Researchers have found what they believe is a previously undiscovered botnet that uses unusually advanced measures to covertly target millions of servers around the world. The botnet uses proprietary software written from scratch to infect servers and corral them into a peer-to-peer network, researchers from security firm Guardicore Labs reported on Wednesday. Peer-to-peer (P2P) botnets distribute their administration among many infected nodes rather than relying on a control server to send commands and receive pilfered data. With no centralized server, the botnets are generally harder to spot and more difficult to shut down.
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Administrators who do not protect SSH servers with a strong password have been at risk for almost 40 years now. It’s time to take responsibility, the Morris worm of 1988 targeted the same risk, but with technology and performance at par with the times it was released.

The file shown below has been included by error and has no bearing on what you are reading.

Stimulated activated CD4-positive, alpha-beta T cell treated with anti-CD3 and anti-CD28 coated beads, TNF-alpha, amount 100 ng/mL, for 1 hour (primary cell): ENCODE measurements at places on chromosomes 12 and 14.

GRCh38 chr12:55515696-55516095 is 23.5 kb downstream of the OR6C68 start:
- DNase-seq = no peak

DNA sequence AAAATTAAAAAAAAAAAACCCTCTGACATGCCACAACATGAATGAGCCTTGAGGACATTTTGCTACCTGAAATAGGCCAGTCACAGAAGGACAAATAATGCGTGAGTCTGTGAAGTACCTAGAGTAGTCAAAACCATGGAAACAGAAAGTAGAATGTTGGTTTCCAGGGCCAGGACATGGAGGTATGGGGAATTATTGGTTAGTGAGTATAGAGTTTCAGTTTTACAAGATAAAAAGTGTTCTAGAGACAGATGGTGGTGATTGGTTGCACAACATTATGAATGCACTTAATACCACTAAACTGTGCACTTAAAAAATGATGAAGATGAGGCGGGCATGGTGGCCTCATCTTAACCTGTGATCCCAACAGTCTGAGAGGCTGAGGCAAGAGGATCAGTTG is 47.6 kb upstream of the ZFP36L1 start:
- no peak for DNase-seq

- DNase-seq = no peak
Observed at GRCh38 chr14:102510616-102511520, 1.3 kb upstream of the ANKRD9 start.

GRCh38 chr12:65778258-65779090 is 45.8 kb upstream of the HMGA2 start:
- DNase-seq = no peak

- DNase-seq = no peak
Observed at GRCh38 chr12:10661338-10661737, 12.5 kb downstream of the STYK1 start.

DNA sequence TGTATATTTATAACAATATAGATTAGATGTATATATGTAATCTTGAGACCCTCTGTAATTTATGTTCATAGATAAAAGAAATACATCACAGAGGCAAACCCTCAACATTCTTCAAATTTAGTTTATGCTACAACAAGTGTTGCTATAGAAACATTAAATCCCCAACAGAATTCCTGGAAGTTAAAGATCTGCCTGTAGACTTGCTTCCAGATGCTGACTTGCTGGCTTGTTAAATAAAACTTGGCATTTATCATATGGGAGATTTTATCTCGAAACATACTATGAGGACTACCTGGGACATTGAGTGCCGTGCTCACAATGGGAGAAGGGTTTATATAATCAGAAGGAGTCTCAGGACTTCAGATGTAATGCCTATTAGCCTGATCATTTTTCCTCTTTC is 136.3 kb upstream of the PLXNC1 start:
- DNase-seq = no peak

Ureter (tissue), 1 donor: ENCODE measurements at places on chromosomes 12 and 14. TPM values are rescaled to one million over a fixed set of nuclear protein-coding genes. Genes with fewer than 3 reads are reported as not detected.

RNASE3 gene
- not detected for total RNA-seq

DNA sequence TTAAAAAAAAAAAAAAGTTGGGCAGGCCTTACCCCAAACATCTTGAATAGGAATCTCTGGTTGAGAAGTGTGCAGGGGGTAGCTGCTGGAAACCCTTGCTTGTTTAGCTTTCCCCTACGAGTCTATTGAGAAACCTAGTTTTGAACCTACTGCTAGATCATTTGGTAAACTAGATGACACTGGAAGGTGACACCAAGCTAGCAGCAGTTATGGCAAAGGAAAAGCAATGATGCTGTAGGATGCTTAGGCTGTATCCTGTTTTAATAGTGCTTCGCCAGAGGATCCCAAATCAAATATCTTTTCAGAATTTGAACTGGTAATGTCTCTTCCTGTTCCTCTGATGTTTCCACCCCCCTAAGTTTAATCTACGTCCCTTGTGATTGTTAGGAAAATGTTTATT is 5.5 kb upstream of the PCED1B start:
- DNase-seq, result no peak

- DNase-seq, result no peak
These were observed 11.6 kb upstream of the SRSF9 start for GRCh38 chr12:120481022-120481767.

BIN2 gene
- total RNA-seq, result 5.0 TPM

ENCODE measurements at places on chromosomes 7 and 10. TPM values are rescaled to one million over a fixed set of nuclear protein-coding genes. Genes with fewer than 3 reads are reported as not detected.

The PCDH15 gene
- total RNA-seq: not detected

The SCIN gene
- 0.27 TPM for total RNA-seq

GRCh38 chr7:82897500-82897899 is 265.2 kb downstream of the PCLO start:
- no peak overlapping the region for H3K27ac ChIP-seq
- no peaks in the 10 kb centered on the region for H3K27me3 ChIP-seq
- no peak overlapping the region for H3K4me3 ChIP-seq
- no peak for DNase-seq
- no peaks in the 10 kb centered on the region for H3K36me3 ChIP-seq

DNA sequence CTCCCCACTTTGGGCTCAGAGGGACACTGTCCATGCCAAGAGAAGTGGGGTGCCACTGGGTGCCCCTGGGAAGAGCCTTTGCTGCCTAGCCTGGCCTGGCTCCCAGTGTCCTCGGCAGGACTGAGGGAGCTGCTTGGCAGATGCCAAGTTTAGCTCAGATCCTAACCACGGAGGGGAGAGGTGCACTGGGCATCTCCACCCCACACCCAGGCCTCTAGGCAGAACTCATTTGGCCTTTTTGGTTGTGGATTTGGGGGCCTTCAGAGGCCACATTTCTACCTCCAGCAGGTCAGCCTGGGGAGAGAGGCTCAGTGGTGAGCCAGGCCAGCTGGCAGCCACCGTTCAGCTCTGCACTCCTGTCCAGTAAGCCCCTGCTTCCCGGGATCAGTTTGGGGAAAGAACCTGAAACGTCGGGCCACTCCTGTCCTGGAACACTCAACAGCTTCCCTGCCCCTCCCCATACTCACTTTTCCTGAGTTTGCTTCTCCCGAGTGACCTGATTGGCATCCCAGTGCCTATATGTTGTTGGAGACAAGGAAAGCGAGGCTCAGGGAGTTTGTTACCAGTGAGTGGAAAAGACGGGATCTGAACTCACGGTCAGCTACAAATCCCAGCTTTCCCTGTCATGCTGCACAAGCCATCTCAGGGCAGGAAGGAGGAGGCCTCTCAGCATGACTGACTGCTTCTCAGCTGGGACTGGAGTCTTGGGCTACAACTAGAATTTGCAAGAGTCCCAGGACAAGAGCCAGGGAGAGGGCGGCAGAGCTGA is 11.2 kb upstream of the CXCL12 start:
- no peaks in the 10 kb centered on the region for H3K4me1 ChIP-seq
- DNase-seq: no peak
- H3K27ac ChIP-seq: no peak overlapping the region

The continual back and forth between the bad guys and the defenders have reached a new level, as the bad guys have discovered a \”better way\” to infect servers.
Server administrators need to protect their SSH servers with both strong, secure passwords and cryptographic servers or run the risk of being infected, if they have not already been infected.
Perhaps the scariest takeaway from all of this is that there is someone with the resources available to finance a sophisticated P2P botnet the size of Fritzfrog. This attack isn\’t one launched by \”script kiddies\” using ready-made attacks, but is instead developed by highly sophisticated software developers. This form of aggressive attack may be a harbinger of things to come.
This latest botnet showcases how the capabilities of criminal operators continues to grow, as does their commitment to spreading malware.
Not having a traditional CNC model can make these kinds of attacks difficult to detect and effectively block.
So, it is important that organisations focus on the root causes which malware exploits to gain access. In this case, securing SSH servers, having strong authentication and anti brute-force controls can go a long way in protecting organisations against this and similar threats.